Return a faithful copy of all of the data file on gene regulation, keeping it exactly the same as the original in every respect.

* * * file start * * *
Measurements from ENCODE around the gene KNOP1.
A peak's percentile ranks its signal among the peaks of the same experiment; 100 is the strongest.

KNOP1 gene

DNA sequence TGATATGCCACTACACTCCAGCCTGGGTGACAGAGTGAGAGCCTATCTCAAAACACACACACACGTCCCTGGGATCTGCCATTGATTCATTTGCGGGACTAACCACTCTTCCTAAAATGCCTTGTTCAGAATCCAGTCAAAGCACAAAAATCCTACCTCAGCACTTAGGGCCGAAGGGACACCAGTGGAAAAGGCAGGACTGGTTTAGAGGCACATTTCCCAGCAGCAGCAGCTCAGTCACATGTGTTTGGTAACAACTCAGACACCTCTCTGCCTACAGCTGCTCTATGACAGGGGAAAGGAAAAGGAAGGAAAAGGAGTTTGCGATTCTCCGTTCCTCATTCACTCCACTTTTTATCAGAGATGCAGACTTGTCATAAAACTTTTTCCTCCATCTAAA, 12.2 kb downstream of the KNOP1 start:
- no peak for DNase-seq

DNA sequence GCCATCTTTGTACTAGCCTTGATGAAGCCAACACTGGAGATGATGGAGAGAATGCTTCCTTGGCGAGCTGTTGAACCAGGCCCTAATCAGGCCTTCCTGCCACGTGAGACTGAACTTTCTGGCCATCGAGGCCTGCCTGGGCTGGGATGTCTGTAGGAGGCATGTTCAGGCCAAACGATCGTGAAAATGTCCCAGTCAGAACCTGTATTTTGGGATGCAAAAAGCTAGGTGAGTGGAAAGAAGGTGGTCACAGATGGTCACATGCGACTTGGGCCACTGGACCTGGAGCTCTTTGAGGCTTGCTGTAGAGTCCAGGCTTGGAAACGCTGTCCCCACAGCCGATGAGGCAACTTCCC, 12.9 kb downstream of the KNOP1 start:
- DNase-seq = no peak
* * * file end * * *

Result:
Measurements from ENCODE around the gene KNOP1.
A peak's percentile ranks its signal among the peaks of the same experiment; 100 is the strongest.

KNOP1 gene

DNA sequence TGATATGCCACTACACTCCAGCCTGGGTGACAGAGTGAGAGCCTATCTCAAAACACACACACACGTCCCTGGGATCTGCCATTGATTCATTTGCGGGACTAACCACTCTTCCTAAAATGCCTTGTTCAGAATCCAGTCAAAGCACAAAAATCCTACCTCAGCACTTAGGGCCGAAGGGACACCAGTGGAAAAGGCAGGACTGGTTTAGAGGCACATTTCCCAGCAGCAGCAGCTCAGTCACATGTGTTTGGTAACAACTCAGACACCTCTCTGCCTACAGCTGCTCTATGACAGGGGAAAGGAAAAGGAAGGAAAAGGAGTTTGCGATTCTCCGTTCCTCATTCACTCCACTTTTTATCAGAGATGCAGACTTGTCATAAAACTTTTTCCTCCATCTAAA, 12.2 kb downstream of the KNOP1 start:
- no peak for DNase-seq

DNA sequence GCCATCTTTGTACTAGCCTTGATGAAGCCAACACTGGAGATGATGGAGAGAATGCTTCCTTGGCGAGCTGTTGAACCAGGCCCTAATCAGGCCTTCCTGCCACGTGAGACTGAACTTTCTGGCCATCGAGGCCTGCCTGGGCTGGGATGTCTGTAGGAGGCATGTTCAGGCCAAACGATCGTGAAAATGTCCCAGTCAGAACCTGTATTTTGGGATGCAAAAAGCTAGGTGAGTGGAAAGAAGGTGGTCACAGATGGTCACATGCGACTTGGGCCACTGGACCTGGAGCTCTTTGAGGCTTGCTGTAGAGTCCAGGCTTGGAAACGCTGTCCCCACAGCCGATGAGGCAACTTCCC, 12.9 kb downstream of the KNOP1 start:
- DNase-seq = no peak